Adverse Childhood Experiences (ACEs)   

Bernadette Joy Graham,
Licensed Mental Health Therapist

A Mental Health Moment

By Bernadette Joy Graham, MA, LPCC, CCHtLicensed Mental Health Therapist
The Truth Contributor

Happy New Year!  As we are just a few days into a new year, most of us have had the opportunity to reflect on our last year.  We all fall into one of two categories or a little of both.  Last year was either a time well spent or a time well wasted.  The stress of 2022 has ended and we look forward to 2023 in which I do hope will be a year of time well spent.

I would like to start the year off with an informational piece on a topic called Adverse Childhood Experiences or ACEs.  Adverse Childhood Experiences (ACEs) are potentially traumatic events that occur during childhood and before the age of 18.  The first ACE study was conducted in 1995 by Kaiser Permanente and the Centers for Disease Control and Prevention.  With just 17,0000 adults, the study was conducted by asking questions about their childhood that included abuse (physical, sexual and emotional), neglect, parental separation, substance abuse, violence, incarceration and mental illness.

The study raised some red flags when two-thirds of the study participants noted significant adverse factors.  Beyond the results of the study participants, researchers found links between ACE and higher than usual negative health and behavioral outcomes affecting adults later in life.  Heart disease, diabetes, and premature death were at the top of those outcomes

Today, with much more research completed, the Adverse Childhood Experiences International Questionnaire is given to adults in medical facilities and mental health offices.  While there are various versions such as the number of questions, one can very quickly identify an at-risk adult for current or future negative health outcomes.  The questions require only yes or no answers.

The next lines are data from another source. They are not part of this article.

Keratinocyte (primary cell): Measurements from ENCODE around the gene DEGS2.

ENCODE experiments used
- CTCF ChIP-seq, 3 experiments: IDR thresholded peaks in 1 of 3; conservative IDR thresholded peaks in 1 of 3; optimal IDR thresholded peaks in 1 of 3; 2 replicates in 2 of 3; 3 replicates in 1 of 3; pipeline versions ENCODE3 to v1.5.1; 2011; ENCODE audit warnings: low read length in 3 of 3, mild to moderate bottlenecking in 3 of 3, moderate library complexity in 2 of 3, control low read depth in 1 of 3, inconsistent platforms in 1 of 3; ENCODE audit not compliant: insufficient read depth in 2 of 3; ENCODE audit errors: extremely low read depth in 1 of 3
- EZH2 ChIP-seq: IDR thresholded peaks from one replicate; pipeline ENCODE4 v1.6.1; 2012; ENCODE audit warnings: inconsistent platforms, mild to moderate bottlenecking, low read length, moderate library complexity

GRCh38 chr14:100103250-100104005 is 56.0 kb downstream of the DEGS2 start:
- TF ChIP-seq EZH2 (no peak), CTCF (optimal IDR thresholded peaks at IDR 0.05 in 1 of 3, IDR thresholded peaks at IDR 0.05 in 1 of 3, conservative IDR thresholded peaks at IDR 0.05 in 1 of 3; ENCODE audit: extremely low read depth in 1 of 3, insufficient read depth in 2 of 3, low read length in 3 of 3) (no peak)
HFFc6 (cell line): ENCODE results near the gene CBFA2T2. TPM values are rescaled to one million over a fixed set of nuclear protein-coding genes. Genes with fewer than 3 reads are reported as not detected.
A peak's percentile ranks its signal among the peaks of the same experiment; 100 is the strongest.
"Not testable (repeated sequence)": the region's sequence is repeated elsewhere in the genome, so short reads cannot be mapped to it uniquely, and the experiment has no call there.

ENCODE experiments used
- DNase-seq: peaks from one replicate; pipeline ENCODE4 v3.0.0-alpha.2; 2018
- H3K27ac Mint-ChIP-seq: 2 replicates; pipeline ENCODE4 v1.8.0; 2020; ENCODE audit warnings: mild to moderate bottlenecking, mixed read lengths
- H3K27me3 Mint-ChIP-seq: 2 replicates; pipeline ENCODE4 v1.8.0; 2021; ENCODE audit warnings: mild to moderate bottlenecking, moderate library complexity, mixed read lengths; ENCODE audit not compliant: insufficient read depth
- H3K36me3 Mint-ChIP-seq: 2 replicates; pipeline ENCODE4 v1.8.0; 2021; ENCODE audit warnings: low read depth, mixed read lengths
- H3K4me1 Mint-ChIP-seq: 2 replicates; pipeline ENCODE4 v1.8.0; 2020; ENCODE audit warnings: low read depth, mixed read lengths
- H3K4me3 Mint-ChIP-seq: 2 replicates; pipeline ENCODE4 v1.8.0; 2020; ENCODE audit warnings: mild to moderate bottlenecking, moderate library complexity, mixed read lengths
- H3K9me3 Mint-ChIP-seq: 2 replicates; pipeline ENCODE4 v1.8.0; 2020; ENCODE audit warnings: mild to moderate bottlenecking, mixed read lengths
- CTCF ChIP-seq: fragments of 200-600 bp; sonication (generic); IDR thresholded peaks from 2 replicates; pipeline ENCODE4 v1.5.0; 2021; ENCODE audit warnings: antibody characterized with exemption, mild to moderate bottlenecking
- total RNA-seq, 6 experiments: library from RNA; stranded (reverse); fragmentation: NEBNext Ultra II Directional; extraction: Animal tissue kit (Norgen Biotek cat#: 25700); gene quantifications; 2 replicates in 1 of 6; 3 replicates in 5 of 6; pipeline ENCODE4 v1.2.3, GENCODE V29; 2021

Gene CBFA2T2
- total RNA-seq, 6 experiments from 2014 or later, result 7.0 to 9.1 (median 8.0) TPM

The questionnaire gives the opportunity to open up dialogue about an individual’s past between patient and provider.  Not every patient chooses to explore his childhood experiences as it can be quite traumatic and possibly cause more damage such as a patient relapsing.  The questionnaire also saves time in behavioral health due to the amount of time it can take to get a patient to begin to open up about his childhood.  Even if the patient chooses not to explore the past right now, at least it is identified and acknowledged and can possibly explain present health problems.

Our childhood is a most important factor in one’s future outcome.  Children depend on caregivers to offer them a chance at a positive and healthy adulthood and when that is not the case, time is of the essence.  So many children are robbed of their childhood due to abuse, neglect, violence, broken homes and mentally ill caregivers gone untreated.

Solutions factors are prevention, reporting, and the courage to get treatment.  Take a mental health moment wherever you are in your life.  Seek appropriate treatment with the appropriate age of care.  While many have come to terms with losing their childhood, they don’t have to lose their health as they grow older with sickness and premature death.

If someone is ill equipped to care properly for a child due to her own unresolved issues….resolve the issues so those issues are not killing or damaging future generations.  This is 2023 and mental health is no longer a mystery nor does it lack in prevalence.

All those folks in this day and age who believe mental health is not health or helpful, should start digging their own graves now for themselves and let others make their own choice.

Bernadette Graham is a Licensed Professional Mental Health Counselor,  Accepting new clients ages 13 and older.

Contact 419 409 4929.